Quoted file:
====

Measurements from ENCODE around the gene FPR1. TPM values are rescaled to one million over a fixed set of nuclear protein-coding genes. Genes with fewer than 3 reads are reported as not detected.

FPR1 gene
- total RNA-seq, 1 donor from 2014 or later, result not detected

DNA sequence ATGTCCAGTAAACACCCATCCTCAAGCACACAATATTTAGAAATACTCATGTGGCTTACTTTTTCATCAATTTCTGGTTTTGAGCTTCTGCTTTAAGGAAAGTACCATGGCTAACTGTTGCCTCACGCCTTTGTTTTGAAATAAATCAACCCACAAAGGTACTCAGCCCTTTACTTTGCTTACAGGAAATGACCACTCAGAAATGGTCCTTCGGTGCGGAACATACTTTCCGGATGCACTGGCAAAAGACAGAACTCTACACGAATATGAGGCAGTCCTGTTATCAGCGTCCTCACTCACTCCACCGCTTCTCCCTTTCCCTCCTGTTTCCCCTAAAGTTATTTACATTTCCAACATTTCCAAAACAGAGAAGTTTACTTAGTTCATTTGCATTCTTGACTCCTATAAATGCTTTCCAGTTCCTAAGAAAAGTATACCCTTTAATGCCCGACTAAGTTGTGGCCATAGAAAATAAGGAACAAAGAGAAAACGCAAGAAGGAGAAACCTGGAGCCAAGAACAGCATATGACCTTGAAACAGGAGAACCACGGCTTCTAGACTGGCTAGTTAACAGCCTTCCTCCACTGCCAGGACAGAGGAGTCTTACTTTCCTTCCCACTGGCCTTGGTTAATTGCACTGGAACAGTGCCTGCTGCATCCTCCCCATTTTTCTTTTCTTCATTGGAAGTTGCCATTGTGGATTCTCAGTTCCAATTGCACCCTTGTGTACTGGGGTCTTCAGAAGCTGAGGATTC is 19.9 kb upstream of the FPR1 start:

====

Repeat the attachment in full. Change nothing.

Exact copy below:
Measurements from ENCODE around the gene FPR1. TPM values are rescaled to one million over a fixed set of nuclear protein-coding genes. Genes with fewer than 3 reads are reported as not detected.

FPR1 gene
- total RNA-seq, 1 donor from 2014 or later, result not detected

DNA sequence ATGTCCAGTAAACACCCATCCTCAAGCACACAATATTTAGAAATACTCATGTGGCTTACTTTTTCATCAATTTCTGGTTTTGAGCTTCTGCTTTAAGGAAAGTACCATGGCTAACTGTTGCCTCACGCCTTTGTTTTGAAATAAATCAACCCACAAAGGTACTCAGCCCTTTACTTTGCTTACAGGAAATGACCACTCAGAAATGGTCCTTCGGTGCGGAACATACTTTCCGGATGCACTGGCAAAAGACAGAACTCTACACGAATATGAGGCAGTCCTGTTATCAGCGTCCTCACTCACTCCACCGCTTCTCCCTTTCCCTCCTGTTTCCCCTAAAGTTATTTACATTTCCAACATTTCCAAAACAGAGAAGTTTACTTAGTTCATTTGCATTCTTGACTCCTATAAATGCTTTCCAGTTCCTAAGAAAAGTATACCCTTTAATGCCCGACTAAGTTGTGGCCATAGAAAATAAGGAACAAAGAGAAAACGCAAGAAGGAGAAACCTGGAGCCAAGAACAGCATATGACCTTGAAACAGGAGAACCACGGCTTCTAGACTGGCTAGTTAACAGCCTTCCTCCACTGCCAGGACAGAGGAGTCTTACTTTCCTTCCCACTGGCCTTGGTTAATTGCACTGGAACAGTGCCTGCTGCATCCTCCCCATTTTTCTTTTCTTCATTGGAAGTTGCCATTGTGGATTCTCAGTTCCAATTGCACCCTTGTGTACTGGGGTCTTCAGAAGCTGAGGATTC is 19.9 kb upstream of the FPR1 start: